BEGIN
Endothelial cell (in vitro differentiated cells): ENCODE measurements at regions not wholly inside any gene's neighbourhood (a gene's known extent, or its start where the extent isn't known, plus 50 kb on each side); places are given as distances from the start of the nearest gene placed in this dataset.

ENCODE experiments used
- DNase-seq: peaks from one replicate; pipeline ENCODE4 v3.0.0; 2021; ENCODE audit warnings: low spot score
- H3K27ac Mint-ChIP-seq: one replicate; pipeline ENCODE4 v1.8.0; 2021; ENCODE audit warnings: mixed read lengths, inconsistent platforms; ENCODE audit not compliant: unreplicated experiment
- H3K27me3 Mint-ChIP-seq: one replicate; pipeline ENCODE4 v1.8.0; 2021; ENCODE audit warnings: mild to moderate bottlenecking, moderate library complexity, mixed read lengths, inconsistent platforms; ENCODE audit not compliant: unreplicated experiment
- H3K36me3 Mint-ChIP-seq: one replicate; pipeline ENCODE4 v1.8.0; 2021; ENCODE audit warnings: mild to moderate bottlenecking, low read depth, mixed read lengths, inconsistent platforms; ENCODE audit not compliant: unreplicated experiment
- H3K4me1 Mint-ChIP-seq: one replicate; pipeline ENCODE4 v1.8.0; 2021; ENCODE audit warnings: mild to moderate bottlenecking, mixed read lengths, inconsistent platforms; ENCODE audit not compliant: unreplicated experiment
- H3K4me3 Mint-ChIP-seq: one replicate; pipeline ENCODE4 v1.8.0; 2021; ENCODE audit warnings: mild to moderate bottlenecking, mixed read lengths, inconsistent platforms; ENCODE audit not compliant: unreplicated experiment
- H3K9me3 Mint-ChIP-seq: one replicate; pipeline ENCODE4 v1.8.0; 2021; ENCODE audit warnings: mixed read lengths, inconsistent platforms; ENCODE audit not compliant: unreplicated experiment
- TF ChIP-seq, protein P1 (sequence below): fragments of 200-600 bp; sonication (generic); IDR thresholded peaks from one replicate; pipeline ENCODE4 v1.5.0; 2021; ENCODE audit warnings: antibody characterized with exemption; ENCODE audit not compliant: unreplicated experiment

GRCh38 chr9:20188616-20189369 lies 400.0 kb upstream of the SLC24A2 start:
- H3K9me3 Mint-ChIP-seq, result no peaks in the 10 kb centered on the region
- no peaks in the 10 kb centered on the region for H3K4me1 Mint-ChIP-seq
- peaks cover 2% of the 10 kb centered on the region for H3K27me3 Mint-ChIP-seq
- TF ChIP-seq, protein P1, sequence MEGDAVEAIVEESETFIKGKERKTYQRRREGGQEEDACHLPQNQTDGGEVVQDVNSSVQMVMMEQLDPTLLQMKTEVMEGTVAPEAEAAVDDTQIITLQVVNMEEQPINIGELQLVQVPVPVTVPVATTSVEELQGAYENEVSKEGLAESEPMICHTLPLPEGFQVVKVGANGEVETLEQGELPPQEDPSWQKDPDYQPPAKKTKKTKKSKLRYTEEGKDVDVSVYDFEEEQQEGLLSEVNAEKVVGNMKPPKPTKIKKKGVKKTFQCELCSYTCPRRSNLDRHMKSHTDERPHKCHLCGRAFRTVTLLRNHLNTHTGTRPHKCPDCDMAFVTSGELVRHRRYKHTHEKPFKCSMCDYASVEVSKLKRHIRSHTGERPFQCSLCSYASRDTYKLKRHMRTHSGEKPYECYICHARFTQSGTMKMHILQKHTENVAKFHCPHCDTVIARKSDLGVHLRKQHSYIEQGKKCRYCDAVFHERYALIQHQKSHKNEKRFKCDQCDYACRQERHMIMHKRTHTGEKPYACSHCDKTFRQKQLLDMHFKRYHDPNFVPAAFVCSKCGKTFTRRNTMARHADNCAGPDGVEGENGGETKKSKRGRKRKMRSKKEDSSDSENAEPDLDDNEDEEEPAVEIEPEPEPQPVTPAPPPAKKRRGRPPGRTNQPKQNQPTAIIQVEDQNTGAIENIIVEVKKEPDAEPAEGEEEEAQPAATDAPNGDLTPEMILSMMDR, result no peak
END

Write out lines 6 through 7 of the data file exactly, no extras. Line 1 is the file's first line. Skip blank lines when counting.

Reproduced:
- H3K36me3 Mint-ChIP-seq: one replicate; pipeline ENCODE4 v1.8.0; 2021; ENCODE audit warnings: mild to moderate bottlenecking, low read depth, mixed read lengths, inconsistent platforms; ENCODE audit not compliant: unreplicated experiment
- H3K4me1 Mint-ChIP-seq: one replicate; pipeline ENCODE4 v1.8.0; 2021; ENCODE audit warnings: mild to moderate bottlenecking, mixed read lengths, inconsistent platforms; ENCODE audit not compliant: unreplicated experiment